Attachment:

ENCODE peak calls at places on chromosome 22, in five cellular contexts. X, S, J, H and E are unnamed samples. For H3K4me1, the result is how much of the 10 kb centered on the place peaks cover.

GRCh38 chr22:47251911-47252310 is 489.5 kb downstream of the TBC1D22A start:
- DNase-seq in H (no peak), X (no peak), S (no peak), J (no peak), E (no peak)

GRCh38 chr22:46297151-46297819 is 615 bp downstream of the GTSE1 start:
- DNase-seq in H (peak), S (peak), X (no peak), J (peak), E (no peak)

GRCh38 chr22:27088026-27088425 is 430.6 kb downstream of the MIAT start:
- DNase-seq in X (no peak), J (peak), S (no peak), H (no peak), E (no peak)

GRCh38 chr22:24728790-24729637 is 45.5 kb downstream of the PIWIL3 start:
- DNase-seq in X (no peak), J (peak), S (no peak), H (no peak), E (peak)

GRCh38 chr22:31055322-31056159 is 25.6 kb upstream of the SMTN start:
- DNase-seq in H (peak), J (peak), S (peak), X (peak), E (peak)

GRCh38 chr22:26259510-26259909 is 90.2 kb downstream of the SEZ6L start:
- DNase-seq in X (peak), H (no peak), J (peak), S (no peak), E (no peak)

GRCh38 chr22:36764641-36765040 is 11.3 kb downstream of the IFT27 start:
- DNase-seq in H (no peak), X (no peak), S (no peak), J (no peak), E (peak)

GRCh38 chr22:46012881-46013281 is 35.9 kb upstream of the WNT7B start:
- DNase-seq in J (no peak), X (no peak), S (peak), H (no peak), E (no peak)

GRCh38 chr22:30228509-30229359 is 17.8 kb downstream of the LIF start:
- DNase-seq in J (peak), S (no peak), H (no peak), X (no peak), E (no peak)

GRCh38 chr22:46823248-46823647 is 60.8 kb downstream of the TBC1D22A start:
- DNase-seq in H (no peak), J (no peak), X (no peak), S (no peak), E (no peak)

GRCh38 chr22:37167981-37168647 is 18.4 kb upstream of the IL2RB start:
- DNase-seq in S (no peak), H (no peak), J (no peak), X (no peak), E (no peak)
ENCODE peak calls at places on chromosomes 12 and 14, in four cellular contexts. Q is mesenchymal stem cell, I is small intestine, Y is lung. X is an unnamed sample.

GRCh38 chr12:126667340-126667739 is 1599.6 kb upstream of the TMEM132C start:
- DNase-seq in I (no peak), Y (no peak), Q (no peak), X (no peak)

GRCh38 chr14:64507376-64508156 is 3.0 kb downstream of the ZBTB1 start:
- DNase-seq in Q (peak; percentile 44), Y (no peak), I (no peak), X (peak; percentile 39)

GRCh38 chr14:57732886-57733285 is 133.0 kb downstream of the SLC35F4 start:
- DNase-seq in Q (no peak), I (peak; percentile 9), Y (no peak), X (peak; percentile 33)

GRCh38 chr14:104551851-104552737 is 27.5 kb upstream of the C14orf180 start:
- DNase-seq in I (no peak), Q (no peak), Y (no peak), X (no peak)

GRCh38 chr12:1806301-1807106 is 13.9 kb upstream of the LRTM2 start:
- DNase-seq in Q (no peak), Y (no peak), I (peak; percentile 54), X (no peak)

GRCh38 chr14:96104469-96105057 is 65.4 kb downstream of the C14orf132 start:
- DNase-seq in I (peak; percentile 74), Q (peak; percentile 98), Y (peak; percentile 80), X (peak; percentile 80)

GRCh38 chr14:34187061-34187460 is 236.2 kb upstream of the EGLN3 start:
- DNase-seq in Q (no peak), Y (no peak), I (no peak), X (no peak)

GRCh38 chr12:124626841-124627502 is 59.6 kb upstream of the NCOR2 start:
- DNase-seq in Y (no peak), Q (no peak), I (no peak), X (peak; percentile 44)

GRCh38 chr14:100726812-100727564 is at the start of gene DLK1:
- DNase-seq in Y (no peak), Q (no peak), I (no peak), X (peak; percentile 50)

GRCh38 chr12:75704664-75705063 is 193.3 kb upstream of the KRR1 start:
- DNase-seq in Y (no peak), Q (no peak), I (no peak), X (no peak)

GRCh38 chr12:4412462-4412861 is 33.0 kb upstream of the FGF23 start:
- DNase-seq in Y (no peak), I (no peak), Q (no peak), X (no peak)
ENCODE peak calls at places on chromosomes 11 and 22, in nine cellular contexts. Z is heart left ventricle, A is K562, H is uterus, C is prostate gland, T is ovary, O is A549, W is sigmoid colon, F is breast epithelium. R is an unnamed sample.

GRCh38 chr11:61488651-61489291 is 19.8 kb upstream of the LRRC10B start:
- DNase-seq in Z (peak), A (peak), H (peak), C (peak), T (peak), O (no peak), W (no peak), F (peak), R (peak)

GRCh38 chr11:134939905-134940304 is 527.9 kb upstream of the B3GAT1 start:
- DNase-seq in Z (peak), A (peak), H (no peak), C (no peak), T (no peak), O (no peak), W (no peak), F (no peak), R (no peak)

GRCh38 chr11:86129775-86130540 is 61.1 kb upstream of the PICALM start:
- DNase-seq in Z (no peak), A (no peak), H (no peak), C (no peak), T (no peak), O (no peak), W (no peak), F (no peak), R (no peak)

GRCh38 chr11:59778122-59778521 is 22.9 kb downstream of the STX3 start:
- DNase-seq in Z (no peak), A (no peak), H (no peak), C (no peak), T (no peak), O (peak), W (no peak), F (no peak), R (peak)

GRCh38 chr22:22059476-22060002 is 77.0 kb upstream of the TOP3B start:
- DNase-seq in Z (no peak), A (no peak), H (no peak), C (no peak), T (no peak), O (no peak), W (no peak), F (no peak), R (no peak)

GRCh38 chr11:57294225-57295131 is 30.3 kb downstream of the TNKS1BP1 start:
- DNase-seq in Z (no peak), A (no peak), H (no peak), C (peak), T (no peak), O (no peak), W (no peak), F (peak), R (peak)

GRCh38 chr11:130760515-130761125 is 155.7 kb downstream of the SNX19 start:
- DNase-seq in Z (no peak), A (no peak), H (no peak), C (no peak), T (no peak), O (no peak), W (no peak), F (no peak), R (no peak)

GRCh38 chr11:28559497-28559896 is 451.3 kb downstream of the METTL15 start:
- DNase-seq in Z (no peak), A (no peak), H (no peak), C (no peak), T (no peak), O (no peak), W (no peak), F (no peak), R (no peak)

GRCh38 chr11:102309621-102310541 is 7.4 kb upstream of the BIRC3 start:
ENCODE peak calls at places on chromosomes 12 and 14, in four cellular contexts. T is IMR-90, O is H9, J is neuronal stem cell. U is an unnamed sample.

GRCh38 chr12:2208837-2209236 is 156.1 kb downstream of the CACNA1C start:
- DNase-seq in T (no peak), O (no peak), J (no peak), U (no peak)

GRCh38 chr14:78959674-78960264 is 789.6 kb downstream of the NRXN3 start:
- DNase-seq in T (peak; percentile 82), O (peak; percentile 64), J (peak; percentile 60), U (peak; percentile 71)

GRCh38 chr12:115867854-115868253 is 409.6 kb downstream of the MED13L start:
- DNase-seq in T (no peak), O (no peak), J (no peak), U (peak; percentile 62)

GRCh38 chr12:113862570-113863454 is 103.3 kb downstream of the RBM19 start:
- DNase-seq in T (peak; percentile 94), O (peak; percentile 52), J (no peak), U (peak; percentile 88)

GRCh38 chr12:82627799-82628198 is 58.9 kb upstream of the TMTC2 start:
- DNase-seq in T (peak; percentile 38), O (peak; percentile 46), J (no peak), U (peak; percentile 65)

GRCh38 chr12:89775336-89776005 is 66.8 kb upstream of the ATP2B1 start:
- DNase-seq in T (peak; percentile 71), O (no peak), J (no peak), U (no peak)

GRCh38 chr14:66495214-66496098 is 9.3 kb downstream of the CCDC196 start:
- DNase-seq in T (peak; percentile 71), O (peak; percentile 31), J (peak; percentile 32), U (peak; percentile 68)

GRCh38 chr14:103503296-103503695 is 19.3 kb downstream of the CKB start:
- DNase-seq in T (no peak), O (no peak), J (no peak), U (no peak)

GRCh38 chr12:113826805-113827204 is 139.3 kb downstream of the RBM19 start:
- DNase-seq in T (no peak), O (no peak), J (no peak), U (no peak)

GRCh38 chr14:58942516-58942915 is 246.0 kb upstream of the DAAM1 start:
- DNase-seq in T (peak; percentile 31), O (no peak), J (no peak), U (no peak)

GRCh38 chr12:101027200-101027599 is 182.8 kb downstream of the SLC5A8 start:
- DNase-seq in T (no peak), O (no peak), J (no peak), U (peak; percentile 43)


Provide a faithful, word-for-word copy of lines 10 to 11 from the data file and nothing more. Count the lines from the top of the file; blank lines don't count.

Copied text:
GRCh38 chr22:31055322-31056159 is 25.6 kb upstream of the SMTN start:
- DNase-seq in H (peak), J (peak), S (peak), X (peak), E (peak)